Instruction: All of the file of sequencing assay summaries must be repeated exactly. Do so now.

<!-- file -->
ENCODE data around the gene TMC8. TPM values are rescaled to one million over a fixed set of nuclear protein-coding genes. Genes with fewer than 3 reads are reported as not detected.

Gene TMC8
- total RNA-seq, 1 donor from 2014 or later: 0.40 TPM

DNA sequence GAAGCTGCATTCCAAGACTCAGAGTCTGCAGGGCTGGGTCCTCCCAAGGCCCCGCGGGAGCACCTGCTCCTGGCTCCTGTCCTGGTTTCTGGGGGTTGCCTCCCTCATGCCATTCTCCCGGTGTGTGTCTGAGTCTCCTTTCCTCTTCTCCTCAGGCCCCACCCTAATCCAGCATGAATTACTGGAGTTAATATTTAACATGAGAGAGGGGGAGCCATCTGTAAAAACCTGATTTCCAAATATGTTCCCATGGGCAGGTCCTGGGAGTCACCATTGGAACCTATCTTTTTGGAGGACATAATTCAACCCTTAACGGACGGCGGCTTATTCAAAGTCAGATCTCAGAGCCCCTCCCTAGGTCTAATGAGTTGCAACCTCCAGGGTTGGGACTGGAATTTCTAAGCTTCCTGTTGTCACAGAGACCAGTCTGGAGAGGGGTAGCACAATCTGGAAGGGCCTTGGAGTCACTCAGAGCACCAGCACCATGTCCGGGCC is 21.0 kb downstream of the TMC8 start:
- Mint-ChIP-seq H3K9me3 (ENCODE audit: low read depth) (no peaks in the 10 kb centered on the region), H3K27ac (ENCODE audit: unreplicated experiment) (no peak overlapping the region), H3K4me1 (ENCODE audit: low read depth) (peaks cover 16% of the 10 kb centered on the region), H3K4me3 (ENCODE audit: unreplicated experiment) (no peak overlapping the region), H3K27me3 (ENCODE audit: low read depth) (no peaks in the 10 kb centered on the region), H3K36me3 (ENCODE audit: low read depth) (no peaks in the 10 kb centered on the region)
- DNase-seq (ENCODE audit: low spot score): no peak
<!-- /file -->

ENCODE data around the gene TMC8. TPM values are rescaled to one million over a fixed set of nuclear protein-coding genes. Genes with fewer than 3 reads are reported as not detected.

Gene TMC8
- total RNA-seq, 1 donor from 2014 or later: 0.40 TPM

DNA sequence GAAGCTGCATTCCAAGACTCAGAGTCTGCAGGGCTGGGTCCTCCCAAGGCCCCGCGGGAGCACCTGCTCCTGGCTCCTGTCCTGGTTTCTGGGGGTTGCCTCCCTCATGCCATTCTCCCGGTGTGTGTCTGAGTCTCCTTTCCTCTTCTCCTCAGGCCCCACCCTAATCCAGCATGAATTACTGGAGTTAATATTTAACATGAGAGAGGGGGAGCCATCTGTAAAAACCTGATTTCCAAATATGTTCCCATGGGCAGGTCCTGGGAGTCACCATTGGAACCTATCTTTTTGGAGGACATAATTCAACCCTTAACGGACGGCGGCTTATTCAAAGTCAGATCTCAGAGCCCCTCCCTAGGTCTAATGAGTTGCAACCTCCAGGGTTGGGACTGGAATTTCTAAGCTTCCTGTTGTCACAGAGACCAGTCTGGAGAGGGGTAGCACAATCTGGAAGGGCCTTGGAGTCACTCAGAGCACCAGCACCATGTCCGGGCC is 21.0 kb downstream of the TMC8 start:
- Mint-ChIP-seq H3K9me3 (ENCODE audit: low read depth) (no peaks in the 10 kb centered on the region), H3K27ac (ENCODE audit: unreplicated experiment) (no peak overlapping the region), H3K4me1 (ENCODE audit: low read depth) (peaks cover 16% of the 10 kb centered on the region), H3K4me3 (ENCODE audit: unreplicated experiment) (no peak overlapping the region), H3K27me3 (ENCODE audit: low read depth) (no peaks in the 10 kb centered on the region), H3K36me3 (ENCODE audit: low read depth) (no peaks in the 10 kb centered on the region)
- DNase-seq (ENCODE audit: low spot score): no peak